With little surprise, large enterprise investment in new technologies and IT startups took a hit in the past year. Some innovations – wireless for instance – will get funding even with corporations and venture capitalists putting the brakes on investment.
“I don’t suspect that 2002 will be a big year for corporate venture fund investment,” says Ken Dickman, a Chicago-based executive at Accenture Ltd.’s strategy and business architecture division.
Still, CTOs have taken the corporate venturing route – spinning off internally developed technologies, incubating startups, and activating R&D departments to foster hot technologies – for a reason. CTOs still “need to get a jump on the market; they need to see what’s coming down the road,” says Kirk Walden, the Austin, Texas-based national director of venture capital research at PricewaterhouseCoopers LLP. Corporate venturing “can be an excellent way to do this,” he says.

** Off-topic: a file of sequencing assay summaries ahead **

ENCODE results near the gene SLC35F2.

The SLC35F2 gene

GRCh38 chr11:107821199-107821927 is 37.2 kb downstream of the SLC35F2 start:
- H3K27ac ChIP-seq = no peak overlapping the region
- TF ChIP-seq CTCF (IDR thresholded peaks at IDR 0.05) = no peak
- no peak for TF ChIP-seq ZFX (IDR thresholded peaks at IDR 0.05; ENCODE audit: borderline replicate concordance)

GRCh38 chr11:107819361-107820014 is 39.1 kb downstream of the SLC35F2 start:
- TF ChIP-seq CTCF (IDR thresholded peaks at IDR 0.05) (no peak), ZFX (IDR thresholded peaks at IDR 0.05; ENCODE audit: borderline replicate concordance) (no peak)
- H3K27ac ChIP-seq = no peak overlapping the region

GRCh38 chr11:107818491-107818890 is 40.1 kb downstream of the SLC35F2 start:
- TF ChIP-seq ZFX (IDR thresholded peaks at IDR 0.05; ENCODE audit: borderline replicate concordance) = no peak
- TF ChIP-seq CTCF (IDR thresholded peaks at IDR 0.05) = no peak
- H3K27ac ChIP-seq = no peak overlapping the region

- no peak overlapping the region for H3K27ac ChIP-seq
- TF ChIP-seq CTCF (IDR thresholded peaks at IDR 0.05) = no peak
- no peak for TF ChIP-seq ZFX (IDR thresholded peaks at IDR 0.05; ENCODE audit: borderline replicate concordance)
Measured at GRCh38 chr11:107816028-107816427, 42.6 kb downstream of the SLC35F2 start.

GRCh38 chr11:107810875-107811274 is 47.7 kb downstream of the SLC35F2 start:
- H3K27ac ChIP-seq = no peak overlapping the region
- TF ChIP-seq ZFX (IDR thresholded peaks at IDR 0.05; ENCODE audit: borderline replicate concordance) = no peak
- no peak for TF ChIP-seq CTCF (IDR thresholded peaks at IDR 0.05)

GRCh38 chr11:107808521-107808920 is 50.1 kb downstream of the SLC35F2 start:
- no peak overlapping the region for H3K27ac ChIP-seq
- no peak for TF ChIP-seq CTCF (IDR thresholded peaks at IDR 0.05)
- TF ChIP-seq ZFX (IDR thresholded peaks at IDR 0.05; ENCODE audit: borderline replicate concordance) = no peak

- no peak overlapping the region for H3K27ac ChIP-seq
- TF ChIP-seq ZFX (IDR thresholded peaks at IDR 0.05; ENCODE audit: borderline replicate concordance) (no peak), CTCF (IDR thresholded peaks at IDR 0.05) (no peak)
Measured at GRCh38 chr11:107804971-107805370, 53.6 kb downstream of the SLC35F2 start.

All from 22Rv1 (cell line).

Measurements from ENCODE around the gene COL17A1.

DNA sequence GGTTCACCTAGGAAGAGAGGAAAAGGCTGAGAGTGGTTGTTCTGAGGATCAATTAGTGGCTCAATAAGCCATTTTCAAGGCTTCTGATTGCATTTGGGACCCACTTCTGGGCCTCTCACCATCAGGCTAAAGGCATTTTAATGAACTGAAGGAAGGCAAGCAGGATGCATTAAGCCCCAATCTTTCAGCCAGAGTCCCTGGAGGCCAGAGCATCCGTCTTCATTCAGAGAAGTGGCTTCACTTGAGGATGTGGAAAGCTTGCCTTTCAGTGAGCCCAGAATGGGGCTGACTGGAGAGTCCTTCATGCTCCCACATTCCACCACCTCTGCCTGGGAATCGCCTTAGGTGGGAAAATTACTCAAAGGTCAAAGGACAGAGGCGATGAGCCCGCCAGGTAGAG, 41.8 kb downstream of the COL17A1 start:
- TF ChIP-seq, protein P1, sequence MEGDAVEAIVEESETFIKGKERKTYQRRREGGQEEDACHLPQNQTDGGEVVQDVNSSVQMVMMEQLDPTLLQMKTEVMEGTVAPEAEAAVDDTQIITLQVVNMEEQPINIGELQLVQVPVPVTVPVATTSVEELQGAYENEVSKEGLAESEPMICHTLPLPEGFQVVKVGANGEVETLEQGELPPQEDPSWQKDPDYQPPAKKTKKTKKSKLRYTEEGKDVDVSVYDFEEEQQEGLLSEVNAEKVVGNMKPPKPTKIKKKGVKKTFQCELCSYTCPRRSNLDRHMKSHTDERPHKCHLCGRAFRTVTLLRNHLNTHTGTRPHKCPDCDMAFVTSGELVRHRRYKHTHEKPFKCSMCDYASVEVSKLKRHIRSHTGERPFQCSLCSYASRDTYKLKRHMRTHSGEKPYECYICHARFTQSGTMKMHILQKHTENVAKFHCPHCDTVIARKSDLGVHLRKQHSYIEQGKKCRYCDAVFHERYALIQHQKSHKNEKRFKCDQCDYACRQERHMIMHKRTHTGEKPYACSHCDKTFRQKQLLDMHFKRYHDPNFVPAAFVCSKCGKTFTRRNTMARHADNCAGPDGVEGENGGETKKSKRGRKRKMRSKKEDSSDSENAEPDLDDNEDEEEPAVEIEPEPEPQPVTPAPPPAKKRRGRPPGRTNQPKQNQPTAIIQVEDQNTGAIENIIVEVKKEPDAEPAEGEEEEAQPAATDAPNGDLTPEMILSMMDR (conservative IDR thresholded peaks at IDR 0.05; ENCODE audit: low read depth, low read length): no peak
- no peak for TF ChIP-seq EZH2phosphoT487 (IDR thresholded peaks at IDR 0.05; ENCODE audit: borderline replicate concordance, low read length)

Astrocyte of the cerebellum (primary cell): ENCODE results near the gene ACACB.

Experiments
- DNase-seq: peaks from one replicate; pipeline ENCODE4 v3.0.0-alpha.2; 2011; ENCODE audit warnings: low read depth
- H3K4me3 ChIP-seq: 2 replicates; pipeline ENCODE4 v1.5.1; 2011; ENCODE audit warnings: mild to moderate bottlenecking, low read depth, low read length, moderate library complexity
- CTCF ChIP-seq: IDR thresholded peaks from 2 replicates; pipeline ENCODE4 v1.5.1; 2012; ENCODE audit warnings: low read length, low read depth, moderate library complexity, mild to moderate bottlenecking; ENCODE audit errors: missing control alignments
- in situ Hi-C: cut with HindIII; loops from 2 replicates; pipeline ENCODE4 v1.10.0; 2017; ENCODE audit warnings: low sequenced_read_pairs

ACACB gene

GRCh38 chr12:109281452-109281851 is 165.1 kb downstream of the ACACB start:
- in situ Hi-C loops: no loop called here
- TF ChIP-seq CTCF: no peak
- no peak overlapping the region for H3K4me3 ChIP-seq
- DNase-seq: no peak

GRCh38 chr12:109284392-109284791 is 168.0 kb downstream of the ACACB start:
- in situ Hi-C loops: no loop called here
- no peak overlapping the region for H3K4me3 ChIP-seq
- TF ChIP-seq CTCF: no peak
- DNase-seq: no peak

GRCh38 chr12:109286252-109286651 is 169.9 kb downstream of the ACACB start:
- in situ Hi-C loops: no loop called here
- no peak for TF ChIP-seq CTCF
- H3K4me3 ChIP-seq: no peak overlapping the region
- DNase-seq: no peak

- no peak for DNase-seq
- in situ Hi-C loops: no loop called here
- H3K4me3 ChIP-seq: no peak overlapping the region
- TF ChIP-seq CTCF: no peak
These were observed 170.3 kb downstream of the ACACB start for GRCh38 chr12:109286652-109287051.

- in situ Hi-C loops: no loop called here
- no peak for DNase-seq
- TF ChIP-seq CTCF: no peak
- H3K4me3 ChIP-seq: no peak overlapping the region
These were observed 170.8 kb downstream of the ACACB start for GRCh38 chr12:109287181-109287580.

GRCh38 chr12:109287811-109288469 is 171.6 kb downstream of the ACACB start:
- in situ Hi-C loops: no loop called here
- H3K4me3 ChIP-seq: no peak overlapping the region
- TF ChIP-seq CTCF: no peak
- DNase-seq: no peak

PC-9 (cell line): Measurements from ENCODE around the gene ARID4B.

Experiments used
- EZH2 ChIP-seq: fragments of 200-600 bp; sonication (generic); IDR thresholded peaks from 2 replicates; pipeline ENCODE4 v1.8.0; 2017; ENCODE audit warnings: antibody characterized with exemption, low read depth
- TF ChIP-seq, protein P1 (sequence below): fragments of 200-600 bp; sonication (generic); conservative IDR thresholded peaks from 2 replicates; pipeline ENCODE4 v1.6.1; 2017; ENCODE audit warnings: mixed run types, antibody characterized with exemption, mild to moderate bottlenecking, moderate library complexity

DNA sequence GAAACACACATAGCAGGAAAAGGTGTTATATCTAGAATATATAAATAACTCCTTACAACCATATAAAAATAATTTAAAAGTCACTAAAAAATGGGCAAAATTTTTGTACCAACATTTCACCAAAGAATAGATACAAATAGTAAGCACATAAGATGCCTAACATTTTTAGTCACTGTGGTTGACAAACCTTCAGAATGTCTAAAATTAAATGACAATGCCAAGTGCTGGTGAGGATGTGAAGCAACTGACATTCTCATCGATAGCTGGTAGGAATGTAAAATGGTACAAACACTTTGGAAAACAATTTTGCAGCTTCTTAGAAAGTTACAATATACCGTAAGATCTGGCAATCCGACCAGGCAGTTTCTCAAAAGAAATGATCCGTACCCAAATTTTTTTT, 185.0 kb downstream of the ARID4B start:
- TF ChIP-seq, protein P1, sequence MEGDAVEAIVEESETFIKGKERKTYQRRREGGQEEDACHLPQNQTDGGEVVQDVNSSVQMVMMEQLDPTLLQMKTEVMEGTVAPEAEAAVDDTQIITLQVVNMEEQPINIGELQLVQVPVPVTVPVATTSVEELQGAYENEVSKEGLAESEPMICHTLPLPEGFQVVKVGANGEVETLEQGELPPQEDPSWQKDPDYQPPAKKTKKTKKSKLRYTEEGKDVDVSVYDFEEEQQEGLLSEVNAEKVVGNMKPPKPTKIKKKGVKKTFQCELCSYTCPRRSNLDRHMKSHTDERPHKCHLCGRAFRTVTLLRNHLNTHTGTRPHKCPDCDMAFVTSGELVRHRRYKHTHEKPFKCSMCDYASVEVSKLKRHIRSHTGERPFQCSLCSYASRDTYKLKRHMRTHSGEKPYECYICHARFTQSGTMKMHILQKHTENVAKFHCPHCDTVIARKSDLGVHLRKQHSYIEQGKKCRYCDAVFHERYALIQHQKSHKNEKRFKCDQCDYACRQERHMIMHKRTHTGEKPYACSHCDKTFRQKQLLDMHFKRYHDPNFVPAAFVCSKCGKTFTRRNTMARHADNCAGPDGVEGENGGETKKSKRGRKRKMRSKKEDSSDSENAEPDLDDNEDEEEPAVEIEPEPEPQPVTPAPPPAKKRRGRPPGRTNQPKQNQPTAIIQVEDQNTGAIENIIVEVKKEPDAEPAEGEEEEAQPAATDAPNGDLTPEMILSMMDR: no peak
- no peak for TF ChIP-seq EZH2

With no expected flood of new offerings from startups in the coming year, some enterprise CTOs will take other routes. They will engage in joint ventures and equity alliance work – investment and resource sharing with technology companies – that’s “a much lesser version of a joint venture,” Dickman says. “People want to spread the risk.”